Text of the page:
In A Nutshell

My photo
Despite being diagnosed with Fibromyalgia about a decade ago, I was able to work and lead a "normal" life, until I became severely ill with MS type symptoms one month after being laid off in June 2009, which meant no health insurance to properly address the problem. I spent 3 days in the hospital but since they initially did not want to keep me (one doc said I may have MS, but was overruled), I did not qualify for the financial aid for hospital bills because they did not think I belonged there. I was misdiagnosed with Labyrintits and sent on my way. I was told it would go away in a few weeks, that was 3 years ago and I have had the symptoms of dizziness, balance problems, vertigo, and pain every day since then. I went to a local free health clinic until they told me they exhausted all their options and could not help me any longer. I cannot drive nor work outside the home and only walk briefly with the aid of a cane, but also can't get disability because I have no real diagnosis for these particular symptoms. These are the chronicles of my (so far) dead-end journey riddled with bodies of good intentions.

Thursday, December 8, 2011

Celebrating Life

What would you do on your birthday and do you remember your milestone birthdays? While there probably are as many answers as there are people answering the question, one item probably would not make the top of the list: blogging. Yet, I chose to do that for my 44th birthday.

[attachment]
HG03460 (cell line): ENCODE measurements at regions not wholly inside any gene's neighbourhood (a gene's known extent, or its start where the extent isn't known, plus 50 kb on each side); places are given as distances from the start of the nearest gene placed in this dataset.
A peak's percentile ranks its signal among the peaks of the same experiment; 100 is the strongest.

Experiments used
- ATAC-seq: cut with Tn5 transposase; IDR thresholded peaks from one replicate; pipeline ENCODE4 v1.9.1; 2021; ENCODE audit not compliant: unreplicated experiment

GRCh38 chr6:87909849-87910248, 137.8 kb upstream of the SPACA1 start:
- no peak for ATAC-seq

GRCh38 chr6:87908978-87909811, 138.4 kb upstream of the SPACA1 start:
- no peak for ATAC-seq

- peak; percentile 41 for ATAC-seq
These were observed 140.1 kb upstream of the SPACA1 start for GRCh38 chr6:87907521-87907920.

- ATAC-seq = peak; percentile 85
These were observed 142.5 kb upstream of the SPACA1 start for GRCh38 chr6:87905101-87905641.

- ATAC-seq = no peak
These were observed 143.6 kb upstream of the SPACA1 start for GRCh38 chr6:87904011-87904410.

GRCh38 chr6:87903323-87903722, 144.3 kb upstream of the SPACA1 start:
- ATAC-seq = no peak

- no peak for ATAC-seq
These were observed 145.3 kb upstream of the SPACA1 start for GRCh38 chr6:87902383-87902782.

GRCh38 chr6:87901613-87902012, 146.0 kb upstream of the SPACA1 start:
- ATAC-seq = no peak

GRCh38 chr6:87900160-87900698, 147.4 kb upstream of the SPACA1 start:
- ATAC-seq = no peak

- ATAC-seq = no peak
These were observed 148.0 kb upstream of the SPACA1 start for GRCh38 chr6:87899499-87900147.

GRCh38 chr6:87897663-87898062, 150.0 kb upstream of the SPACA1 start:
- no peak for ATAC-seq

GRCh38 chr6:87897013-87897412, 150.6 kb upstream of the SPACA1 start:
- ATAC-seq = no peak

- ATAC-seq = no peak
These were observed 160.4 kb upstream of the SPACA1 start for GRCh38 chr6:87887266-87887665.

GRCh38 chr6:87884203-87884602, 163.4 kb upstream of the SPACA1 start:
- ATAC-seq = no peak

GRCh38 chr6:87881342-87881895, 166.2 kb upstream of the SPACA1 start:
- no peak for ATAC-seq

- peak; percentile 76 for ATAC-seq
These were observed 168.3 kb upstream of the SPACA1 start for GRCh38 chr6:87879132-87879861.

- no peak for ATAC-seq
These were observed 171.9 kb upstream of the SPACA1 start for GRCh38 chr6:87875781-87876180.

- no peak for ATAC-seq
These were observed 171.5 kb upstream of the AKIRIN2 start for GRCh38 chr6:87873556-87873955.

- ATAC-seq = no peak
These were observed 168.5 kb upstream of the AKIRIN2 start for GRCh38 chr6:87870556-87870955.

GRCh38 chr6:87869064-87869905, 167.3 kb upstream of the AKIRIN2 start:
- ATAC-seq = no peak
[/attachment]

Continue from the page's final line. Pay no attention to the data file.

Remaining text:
The funny, or sad thing (you decide) is that I can't remember any of my important ones, not the 18th, not the 21st, not the 30th. The one thing I remember about  my 40th is that I received a phone call saying I may have cervical cancer. Further tests revealed that I did not, luckily.

So, since none of us know if we'll make it to the next one (not being morbid, just saying that we should be grateful for each day we have) I decided to launch this. I should have done this from the beginning, but as they say, it ain't easy.


Conny said...

Wonderful new blog Alex. Everything is so interesting. This one is hot!

Diane said...

Alex, yours is the face I see when I think about the millions of people without jobs, without healthcare, and without a compassionate government and society that cares. As an American, I am embarrassed. The other millions of people in your similar situation are strangers to me, but YOU are not. I am so thankful that you are publishing this blog so that your family and friends around the world have a better understanding of your situation. You have never asked for a "hand-out," just a "hand-up." There's a big difference.

Judith C Evans said...

Congratulations on this blog! As someone who has spent time in the maze of health problems and homelessness, I can definitely relate to much of what you have written. Keep on keeping on! :)